The last machines to come in after the evening cut are the fairway mowers, and I listen to the operators as they wash down their machine and address any problems they report while they refuel and check the engine oil. Their machines are then adjusted for cut. The Toro 5410s hold their cut well and one or two clicks generally has them cutting like greens mowers. Then they will be parked line-astern for the quick getaway the next morning. I always attend to them myself. The workshop staff are younger (than me) and need some time at home, so I try and get them away as soon as possible after grinding the pedestrian mowers, normally between 8.00pm and 9.00pm.
We have an outside security company in the compound for the duration of tournaments, so we do not park machinery in the building overnight. Experience has shown that it is quicker to park them in the outdoor compound, loaded or prepared for a quick start.
Apart from the security guard I am usually the only one left. If necessary I will give him some instructions and beat a hasty retreat.
Then I drive the fourteen miles home and greet my wife, Maralyn, who says goodnight from halfway up the stairs on her way to bed, she has left me a meal which I'll microwave and eat hungrily.
She has also fed the dogs for me, and I will tend to them tomorrow, coming home when the tournament has started, to clean their kennels etc. and get their food ready for the evening. Then take them out for exercise for an hour, before returning to work.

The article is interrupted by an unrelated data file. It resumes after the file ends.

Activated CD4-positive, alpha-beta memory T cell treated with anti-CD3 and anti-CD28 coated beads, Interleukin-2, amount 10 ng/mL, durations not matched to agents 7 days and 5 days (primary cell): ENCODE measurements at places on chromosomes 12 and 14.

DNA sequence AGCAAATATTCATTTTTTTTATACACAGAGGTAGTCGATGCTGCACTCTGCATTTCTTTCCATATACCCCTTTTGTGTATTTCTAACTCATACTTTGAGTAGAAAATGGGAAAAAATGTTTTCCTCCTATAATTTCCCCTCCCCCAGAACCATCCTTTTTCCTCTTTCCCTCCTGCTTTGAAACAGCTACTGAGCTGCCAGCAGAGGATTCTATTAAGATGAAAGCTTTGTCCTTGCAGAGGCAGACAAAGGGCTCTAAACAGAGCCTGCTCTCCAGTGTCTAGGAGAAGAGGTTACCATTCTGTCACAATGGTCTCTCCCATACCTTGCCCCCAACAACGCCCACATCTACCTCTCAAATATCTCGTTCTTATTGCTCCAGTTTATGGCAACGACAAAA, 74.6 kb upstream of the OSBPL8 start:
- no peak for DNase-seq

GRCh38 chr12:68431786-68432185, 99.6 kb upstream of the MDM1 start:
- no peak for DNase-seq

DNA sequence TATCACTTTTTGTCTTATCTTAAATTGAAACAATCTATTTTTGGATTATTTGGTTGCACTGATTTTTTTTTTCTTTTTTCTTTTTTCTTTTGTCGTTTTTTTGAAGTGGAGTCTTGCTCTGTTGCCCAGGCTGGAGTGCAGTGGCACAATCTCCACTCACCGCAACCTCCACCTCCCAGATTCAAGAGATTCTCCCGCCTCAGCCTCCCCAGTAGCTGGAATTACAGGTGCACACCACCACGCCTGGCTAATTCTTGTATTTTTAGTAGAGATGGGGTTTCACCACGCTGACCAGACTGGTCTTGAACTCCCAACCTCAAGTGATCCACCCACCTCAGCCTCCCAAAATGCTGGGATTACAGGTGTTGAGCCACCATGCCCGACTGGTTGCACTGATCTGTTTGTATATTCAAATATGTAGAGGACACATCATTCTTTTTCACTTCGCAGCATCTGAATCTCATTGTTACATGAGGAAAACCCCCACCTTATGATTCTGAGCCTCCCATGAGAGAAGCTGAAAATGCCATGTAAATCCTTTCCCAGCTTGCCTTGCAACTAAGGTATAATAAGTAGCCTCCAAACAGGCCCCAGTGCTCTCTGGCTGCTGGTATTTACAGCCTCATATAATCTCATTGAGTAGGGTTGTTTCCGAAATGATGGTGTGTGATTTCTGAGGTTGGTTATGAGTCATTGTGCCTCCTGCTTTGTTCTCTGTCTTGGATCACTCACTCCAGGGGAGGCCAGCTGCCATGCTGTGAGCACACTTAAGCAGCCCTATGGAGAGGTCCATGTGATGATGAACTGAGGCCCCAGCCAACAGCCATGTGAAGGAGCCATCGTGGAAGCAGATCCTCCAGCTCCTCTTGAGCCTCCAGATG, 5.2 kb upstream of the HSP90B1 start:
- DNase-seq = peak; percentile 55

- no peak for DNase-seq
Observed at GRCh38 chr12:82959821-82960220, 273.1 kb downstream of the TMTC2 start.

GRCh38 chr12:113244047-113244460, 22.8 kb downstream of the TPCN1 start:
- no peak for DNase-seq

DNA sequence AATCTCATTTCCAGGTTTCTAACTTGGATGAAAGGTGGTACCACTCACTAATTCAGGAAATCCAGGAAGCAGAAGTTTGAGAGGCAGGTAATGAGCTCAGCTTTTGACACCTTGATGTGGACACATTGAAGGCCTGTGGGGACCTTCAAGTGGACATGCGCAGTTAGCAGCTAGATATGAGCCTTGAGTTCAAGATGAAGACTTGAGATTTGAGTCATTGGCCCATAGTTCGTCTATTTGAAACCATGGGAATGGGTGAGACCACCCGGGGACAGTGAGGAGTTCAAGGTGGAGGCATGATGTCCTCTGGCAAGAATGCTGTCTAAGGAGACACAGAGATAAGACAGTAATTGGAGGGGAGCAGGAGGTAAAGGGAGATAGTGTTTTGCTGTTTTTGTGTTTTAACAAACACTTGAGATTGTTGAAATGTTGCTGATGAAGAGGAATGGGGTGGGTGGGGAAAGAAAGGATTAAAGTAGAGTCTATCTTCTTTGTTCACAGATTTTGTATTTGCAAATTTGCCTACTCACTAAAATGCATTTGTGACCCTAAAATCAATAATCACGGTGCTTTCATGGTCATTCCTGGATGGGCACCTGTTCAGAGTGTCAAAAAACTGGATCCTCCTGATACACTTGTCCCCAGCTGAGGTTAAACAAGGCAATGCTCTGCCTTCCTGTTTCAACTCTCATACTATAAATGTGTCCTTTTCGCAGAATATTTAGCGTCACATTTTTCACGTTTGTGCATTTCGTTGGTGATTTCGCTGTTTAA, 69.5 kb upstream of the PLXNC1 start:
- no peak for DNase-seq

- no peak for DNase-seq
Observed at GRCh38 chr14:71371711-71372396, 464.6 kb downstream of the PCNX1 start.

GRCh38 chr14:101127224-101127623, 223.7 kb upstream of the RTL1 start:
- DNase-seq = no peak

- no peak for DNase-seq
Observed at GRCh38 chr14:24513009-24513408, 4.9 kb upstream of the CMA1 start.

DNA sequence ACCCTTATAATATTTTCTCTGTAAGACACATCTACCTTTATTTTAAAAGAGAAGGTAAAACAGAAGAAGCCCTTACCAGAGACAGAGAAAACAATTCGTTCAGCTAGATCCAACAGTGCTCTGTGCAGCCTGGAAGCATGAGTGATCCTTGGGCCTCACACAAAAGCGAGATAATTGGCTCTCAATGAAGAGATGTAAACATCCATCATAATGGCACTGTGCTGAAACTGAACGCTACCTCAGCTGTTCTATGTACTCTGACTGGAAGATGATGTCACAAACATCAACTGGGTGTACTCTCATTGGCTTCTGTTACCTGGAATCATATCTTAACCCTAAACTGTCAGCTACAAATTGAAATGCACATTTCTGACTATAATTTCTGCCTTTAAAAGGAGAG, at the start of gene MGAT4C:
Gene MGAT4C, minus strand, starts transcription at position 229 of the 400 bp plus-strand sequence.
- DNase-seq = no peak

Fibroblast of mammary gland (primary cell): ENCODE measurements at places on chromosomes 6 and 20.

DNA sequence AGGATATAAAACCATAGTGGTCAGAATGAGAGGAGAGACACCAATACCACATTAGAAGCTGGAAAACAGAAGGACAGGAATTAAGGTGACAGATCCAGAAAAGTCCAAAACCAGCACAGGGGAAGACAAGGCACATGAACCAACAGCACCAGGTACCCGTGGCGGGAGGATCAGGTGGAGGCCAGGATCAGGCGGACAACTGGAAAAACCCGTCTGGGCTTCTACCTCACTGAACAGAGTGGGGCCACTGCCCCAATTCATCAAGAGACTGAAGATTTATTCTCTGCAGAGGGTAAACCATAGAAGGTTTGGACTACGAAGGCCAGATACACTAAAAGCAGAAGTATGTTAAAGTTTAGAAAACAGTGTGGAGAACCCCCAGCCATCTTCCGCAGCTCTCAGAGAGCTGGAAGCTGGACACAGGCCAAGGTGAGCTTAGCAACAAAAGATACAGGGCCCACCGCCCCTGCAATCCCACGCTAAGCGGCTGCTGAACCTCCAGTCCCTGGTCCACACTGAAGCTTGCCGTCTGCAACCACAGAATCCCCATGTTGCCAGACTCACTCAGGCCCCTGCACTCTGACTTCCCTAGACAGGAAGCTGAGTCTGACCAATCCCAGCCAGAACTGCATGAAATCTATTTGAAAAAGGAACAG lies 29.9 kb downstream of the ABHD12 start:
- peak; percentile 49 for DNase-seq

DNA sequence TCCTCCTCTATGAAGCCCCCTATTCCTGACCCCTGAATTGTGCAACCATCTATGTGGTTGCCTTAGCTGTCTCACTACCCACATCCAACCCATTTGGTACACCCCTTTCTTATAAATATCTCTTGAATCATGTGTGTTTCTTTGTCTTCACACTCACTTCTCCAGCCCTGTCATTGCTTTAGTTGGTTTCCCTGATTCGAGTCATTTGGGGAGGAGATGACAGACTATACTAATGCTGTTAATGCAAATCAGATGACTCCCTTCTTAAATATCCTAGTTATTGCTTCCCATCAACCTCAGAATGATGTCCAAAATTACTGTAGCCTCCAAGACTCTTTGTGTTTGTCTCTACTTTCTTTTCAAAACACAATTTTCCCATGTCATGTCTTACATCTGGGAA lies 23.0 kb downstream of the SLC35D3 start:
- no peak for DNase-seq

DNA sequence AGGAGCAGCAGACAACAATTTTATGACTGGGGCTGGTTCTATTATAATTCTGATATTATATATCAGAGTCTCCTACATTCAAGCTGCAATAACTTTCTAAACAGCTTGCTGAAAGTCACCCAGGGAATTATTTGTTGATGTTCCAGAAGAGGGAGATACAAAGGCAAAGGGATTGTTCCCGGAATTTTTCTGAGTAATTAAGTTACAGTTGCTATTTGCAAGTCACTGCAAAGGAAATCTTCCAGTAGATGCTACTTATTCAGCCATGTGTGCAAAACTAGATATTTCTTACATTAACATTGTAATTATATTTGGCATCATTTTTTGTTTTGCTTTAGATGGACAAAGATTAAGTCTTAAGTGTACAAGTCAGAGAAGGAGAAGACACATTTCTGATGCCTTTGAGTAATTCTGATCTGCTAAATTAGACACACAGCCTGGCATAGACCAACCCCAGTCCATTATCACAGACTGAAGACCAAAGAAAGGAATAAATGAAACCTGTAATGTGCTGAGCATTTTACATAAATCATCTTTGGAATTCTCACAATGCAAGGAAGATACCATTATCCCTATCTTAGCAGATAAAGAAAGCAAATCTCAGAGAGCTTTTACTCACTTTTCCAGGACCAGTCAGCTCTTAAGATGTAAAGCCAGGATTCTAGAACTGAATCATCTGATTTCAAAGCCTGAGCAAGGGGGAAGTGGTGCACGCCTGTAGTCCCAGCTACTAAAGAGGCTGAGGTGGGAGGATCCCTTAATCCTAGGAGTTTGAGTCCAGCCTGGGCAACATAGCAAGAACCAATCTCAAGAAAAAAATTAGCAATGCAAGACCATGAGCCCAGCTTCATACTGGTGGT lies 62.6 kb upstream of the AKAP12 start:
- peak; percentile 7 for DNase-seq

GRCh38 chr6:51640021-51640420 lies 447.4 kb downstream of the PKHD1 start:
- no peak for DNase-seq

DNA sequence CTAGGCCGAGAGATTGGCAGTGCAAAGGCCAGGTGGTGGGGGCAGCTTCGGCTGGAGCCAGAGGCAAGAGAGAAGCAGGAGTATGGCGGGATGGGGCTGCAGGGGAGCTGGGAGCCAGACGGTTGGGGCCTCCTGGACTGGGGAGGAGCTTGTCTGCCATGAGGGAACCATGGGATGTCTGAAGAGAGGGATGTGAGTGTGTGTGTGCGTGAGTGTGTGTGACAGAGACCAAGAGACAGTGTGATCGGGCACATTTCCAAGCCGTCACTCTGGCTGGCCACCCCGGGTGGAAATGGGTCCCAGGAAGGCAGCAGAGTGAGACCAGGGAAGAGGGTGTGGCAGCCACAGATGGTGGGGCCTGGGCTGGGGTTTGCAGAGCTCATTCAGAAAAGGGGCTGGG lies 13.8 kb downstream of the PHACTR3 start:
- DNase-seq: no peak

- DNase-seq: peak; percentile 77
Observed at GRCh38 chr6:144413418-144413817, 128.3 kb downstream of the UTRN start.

That's teamwork and that's all about preparation also.
• Be prepared, you can't beat good forward planning.
• Where possible do the job (whatever it may be) during the week before the tournament.
• Make sure that you have commonly used spares in stock.
• Have at least one spare bedknife in stock for each hand mower covering Tournament and Micro ranges, as these are thin and easily damaged from a variety of sources.• Have a couple of spare bedknives for the tees mowers.
• Have at least one set of spare bedknives for the trim mowers.
• Ensure that parts and materials used from the support vehicle are replaced each day.
• Repair any punctures at the earliest opportunity, (sods law and all that).
• Most important of all: ensure you have ample stocks of tea, milk, sugar and coffee.
Pat (Cal) Callaby. A.M.I.M.I. A.M.I.V.R.
Workshop Manager, Celtic Manor Resort.